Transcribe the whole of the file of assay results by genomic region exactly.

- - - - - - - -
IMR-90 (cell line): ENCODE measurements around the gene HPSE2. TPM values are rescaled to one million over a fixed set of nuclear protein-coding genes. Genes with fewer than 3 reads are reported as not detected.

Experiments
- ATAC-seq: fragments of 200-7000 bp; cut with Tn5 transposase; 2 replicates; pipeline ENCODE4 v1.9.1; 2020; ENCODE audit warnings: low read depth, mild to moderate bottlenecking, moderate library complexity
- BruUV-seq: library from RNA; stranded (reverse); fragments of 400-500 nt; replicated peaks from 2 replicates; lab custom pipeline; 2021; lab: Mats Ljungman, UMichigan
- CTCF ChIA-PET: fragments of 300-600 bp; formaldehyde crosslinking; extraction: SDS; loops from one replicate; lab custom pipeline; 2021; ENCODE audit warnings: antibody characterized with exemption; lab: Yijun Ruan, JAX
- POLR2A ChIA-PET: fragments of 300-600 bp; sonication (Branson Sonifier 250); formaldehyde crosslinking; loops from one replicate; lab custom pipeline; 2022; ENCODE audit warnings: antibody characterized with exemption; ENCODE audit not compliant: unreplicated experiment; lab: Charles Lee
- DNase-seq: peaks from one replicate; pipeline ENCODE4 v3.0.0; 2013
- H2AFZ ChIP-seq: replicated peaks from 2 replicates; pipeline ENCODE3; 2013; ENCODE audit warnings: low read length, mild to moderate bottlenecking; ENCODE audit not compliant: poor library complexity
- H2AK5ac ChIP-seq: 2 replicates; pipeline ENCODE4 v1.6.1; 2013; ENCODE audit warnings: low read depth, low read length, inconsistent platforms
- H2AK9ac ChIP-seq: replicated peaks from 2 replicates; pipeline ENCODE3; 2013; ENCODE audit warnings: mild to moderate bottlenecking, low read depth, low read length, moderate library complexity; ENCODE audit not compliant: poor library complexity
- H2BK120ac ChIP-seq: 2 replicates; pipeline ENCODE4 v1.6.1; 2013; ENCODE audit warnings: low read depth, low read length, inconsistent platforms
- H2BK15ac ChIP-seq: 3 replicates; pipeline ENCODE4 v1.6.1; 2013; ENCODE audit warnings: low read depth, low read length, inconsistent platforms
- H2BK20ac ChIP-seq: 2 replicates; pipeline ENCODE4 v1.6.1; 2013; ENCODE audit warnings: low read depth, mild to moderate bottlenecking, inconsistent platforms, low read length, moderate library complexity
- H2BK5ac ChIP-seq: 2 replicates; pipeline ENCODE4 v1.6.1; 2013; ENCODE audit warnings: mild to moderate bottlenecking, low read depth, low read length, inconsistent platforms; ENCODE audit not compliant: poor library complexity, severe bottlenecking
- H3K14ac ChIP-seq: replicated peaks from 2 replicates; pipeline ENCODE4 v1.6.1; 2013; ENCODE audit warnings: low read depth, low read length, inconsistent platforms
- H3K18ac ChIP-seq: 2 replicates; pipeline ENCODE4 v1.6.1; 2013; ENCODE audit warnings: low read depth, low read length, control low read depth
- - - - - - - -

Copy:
IMR-90 (cell line): ENCODE measurements around the gene HPSE2. TPM values are rescaled to one million over a fixed set of nuclear protein-coding genes. Genes with fewer than 3 reads are reported as not detected.

Experiments
- ATAC-seq: fragments of 200-7000 bp; cut with Tn5 transposase; 2 replicates; pipeline ENCODE4 v1.9.1; 2020; ENCODE audit warnings: low read depth, mild to moderate bottlenecking, moderate library complexity
- BruUV-seq: library from RNA; stranded (reverse); fragments of 400-500 nt; replicated peaks from 2 replicates; lab custom pipeline; 2021; lab: Mats Ljungman, UMichigan
- CTCF ChIA-PET: fragments of 300-600 bp; formaldehyde crosslinking; extraction: SDS; loops from one replicate; lab custom pipeline; 2021; ENCODE audit warnings: antibody characterized with exemption; lab: Yijun Ruan, JAX
- POLR2A ChIA-PET: fragments of 300-600 bp; sonication (Branson Sonifier 250); formaldehyde crosslinking; loops from one replicate; lab custom pipeline; 2022; ENCODE audit warnings: antibody characterized with exemption; ENCODE audit not compliant: unreplicated experiment; lab: Charles Lee
- DNase-seq: peaks from one replicate; pipeline ENCODE4 v3.0.0; 2013
- H2AFZ ChIP-seq: replicated peaks from 2 replicates; pipeline ENCODE3; 2013; ENCODE audit warnings: low read length, mild to moderate bottlenecking; ENCODE audit not compliant: poor library complexity
- H2AK5ac ChIP-seq: 2 replicates; pipeline ENCODE4 v1.6.1; 2013; ENCODE audit warnings: low read depth, low read length, inconsistent platforms
- H2AK9ac ChIP-seq: replicated peaks from 2 replicates; pipeline ENCODE3; 2013; ENCODE audit warnings: mild to moderate bottlenecking, low read depth, low read length, moderate library complexity; ENCODE audit not compliant: poor library complexity
- H2BK120ac ChIP-seq: 2 replicates; pipeline ENCODE4 v1.6.1; 2013; ENCODE audit warnings: low read depth, low read length, inconsistent platforms
- H2BK15ac ChIP-seq: 3 replicates; pipeline ENCODE4 v1.6.1; 2013; ENCODE audit warnings: low read depth, low read length, inconsistent platforms
- H2BK20ac ChIP-seq: 2 replicates; pipeline ENCODE4 v1.6.1; 2013; ENCODE audit warnings: low read depth, mild to moderate bottlenecking, inconsistent platforms, low read length, moderate library complexity
- H2BK5ac ChIP-seq: 2 replicates; pipeline ENCODE4 v1.6.1; 2013; ENCODE audit warnings: mild to moderate bottlenecking, low read depth, low read length, inconsistent platforms; ENCODE audit not compliant: poor library complexity, severe bottlenecking
- H3K14ac ChIP-seq: replicated peaks from 2 replicates; pipeline ENCODE4 v1.6.1; 2013; ENCODE audit warnings: low read depth, low read length, inconsistent platforms
- H3K18ac ChIP-seq: 2 replicates; pipeline ENCODE4 v1.6.1; 2013; ENCODE audit warnings: low read depth, low read length, control low read depth